“Local residents with questions may contact Dean Boorum, JKLM’s community liaison, at (814) 598-3960. The company is also establishing a website (www.northhollowresponse.com) to provide regular updates as the groundwater investigation and response process continues.”

Link to Information Portal

Link to Press Release

“JKLM ENERGY, LLC TO PROVIDE DAILY UPDATES TO COMMUNITY ON PROJECT WEBSITE No Isopropanol Present in Five of Six Initial Well Water Samples Closest to Drilling Location WEXFORD, Pa (Sept.25) – JKLM Energy, LLC today announced plans to issue daily updates to the public regarding the release of drilling chemicals at its Sweden Township, Potter County wellpad. These updates, along with previous press releases and related information will be available at www.northhollowresponse.com, beginning at 4:00 PM today. As of September 24, 2015 JKLM Energy, LLC received lab results from six water sources that had potential groundwater contamination. These results included four of the five private water wells with foamy characteristics for the presence of isopropanol, the chemical of principal concern in the incident, which was not detected in those four wells. The material was also not detected in a sample collected from a spring located in the area of the investigation. The private well with foam closest to the drill site contained 15 ppm (parts per million) isopropanol, which is at the Act 2 standard for aquifers serving residential uses, the threshold for state drinking water standards. These sampling results are consistent with the belief that the aquifer would continue to disperse and degrade the isopropanol as it is transported through the aquifer by means of normal water flow.”

Local Bradford County News Report
Another News Report 
Another Report

JKLM ENERGY PROJECT UPDATE, OCTOBER 1
Total number of water samples (water wells, springs and surface water sources) analyzed to date (93), and those found with the presence of methylene blue activated substances (MBAS), isopropanol (IPA) and acetone, a constituent that is expected to be found as isopropanol breaks down in the environment. In a correction from yesterday’s update, a total of five samples have been returned with levels of MBAS above the U.S. Environmental Protection Agency’s non-health secondary standard of 0.5 parts per million (ppm).   5 samples above MBAS standard and 1 above isopropanol standard.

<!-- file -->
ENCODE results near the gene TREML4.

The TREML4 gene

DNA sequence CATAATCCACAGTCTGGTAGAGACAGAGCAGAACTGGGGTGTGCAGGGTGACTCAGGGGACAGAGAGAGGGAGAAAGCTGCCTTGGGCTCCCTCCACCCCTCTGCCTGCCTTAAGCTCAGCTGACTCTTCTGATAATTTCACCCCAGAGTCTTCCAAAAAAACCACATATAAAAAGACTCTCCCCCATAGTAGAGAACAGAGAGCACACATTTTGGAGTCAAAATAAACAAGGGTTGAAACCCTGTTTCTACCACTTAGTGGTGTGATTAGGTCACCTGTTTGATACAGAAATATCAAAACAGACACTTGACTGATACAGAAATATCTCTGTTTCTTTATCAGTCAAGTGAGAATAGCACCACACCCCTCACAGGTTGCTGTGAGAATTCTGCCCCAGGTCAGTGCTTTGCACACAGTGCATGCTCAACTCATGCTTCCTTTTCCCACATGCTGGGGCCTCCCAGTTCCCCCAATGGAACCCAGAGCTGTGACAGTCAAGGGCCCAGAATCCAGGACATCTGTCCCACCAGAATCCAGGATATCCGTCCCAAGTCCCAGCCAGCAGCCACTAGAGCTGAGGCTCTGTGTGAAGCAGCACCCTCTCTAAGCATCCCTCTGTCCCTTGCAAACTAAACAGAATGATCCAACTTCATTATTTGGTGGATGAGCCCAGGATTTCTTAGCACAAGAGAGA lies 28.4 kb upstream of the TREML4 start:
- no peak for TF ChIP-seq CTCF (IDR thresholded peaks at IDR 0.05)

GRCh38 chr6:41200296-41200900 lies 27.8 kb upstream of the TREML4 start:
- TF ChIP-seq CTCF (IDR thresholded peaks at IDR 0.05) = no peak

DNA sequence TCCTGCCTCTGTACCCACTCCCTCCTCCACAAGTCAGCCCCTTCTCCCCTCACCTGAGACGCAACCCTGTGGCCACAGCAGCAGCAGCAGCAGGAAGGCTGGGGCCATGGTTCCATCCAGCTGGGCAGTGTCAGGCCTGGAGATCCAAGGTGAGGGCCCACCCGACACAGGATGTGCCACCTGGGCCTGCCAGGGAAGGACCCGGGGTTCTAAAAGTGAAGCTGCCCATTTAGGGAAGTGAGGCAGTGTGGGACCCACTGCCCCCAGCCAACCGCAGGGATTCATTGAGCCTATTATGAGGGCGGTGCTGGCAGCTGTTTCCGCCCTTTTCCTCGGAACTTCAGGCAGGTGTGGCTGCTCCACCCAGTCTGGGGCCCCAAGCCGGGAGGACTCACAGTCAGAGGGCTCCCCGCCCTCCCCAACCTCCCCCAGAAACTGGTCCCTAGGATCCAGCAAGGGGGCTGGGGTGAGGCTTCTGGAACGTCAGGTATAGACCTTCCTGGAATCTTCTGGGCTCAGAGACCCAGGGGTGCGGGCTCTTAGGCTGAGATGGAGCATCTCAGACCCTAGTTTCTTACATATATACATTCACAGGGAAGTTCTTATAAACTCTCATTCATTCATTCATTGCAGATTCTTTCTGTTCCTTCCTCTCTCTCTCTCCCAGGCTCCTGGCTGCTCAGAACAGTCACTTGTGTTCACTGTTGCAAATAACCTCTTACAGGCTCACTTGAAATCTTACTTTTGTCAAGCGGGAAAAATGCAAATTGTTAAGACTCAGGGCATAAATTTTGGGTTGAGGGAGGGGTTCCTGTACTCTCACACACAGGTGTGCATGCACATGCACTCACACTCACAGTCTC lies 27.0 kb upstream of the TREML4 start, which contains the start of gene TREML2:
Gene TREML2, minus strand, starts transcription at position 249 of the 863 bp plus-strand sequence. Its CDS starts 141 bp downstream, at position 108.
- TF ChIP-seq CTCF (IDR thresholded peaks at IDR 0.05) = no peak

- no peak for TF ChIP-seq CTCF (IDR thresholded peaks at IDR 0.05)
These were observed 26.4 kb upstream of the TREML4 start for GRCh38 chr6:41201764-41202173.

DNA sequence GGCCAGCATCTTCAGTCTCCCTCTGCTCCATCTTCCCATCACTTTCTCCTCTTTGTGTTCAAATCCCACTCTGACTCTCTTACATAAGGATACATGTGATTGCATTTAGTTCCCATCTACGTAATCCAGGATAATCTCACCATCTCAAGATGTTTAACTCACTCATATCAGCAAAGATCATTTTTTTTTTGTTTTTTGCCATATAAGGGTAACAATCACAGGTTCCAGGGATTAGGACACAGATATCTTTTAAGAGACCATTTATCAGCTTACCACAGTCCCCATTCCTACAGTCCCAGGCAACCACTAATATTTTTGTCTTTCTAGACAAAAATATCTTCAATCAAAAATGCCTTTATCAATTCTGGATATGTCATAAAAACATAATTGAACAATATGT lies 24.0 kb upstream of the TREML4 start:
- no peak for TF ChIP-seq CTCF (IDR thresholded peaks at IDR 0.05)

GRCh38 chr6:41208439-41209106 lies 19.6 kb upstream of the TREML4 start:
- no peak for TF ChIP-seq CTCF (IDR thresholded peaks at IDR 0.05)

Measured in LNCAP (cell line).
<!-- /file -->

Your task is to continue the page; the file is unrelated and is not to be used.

Learn More about Foaming Agents in Well Water
Video –Potter County’s water sources contaminated (9/25/2015) – Must Watch – Solid Information.   (53 gallons of chemical used – final concentration or 0.25 % or 2500 mg/L after initial dilution).  (Clarity requested- did it say it moved 8000 feet in 1 day?)

dep-notice-of-violation-jklm-energy (9/30/2015)

Our Comments

Testing Should include general water quality, MBAS, isopropanol, and acetone.  When isopropanol breaks down in the environment, this is a possible daughter.  This would suggest running a full VOC can with TICs to pick up daughters.  Therefore, the equivalent of a Tier II may be advisable.  The breakdown of isopropanol to acetone was based on feedback and expert information from B.F. Environmental Consultants and Quantum Laboratories.

Drinking Water Standard for foaming agents or MBAS – methyl blue activated substances or surfactants is 0.5 mg/L – potential aesthetic problems.
“Methylene blue active substances (MBAS) are anionic surfactants that can be detected by colorometric or color reaction methods. An MBAS assay is a type of analysis that makes use of a substance called methylene blue in order to detect the existence of foaming agents, detergents as well as other anionic substances in water under testing. With the MBAS assay method, undesirable components in water samples can be detected appropriately. This prevents water corrosion or contamination.”

Acetone – Drinking Water Standard – No formal Standard, but there is a clean up standard of 33 mg/L, but New Jersey has a standard of 6 mg/L.    (Also Acetone can be naturally occurring).  If evaluating acetone, it would be advisable to collect preserved and unpreserved samples and analyze samples as soon as possible.  In some cases, the preservation method may create some acetone. 

MSDS Sheet – sec-PROPYL ALCOHOL, ISOPROPANOL, PROPAN-2-OL, IPA – ISOPROPYL ALCOHOL
Another MSDS Sheet (another source)

More MSDS Sheets – F-485 and  Rock Drill Oil 150 (We could not determine the specific one so we are using the “Gulf” as an example)

National Drinking Water Database – Forming Agents

Recommended Baseline Testing – Get The App (FREE)

Informational Course On Fracking and other Energy Courses – The Process

Actions:

  1. If you have any testing done as part of this action, please consider releasing this data to the Citizen Groundwater and Surface Water Database.  Fill out the attached form and mail the data to the following address:
    Mr. Brian Oram, PG
    Keystone Clean Water Team
    15 Hillcrest Drive
    Dallas, PA 18612
    Please note- if you have baseline testing done already you may have some information on the level of surfactants in the water if you had a MBAS test done.
  2. Informational Screening Testing – Get your water screened for water contamination including isopropanol – Informational Screening Water Kit (Not Certified) Covers about 200 parameters, plus a review of any predrilling data – Only $ 275.00.  Email
  3. Drinking Water Guide for Pennsylvania.